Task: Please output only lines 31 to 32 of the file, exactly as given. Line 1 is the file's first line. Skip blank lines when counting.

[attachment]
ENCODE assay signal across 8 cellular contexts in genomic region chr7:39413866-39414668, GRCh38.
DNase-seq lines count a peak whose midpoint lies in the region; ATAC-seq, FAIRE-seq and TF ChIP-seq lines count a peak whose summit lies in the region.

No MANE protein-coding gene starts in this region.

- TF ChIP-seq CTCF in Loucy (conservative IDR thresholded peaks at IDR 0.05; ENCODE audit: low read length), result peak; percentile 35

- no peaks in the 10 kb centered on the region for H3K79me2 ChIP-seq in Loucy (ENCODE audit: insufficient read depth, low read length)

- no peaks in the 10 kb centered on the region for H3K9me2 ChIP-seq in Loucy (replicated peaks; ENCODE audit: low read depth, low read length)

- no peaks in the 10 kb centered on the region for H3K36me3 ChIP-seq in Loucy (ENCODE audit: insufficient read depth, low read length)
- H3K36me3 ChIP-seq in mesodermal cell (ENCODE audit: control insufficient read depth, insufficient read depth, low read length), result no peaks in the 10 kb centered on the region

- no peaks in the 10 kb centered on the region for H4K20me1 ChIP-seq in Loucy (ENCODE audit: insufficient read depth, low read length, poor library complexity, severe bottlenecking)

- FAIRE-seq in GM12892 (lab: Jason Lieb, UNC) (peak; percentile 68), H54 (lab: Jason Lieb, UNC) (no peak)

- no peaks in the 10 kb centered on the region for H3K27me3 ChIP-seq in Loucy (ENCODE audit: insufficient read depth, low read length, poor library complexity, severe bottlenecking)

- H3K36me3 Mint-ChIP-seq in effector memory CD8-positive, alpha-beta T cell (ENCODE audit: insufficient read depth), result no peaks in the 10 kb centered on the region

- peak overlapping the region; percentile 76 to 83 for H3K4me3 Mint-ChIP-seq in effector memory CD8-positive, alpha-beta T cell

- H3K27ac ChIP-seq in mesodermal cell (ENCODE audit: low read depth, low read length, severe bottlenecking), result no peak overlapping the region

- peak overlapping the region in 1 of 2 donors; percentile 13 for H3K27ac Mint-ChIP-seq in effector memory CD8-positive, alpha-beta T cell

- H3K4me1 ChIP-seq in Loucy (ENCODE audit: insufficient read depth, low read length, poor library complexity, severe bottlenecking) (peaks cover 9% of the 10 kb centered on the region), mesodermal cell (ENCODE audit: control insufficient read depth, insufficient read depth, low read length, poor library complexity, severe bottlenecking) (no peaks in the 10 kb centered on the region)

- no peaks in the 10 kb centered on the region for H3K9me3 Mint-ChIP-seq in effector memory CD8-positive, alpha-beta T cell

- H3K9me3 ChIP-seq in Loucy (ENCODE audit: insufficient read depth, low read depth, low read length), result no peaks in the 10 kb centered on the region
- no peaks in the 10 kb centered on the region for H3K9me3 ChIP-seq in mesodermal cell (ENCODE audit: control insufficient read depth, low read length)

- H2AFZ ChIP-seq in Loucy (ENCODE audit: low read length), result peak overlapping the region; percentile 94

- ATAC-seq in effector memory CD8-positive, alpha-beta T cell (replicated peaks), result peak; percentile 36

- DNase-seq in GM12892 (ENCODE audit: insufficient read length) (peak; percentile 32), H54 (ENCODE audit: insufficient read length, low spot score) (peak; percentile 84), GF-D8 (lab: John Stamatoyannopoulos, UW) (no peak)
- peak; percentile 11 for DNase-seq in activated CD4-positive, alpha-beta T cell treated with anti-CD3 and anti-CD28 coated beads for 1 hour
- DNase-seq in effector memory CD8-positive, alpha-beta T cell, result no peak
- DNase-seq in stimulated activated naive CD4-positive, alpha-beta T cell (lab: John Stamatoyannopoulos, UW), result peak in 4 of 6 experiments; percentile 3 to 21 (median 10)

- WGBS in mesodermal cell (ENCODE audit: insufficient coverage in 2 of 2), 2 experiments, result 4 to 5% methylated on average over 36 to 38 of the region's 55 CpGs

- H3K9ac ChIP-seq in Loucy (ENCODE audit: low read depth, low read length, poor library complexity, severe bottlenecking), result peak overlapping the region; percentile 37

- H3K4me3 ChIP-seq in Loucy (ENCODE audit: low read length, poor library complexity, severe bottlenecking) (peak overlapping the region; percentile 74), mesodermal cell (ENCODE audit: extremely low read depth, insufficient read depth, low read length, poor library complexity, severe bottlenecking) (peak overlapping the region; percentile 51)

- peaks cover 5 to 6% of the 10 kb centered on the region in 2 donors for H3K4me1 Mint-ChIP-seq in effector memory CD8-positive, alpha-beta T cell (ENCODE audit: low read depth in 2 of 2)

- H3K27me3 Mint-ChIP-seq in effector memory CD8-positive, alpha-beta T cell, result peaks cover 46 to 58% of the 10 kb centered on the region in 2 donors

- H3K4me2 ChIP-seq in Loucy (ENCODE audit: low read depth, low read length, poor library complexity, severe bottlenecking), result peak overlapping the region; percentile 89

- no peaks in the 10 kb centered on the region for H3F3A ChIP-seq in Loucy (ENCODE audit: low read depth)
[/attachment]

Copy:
- H3K4me2 ChIP-seq in Loucy (ENCODE audit: low read depth, low read length, poor library complexity, severe bottlenecking), result peak overlapping the region; percentile 89

- no peaks in the 10 kb centered on the region for H3F3A ChIP-seq in Loucy (ENCODE audit: low read depth)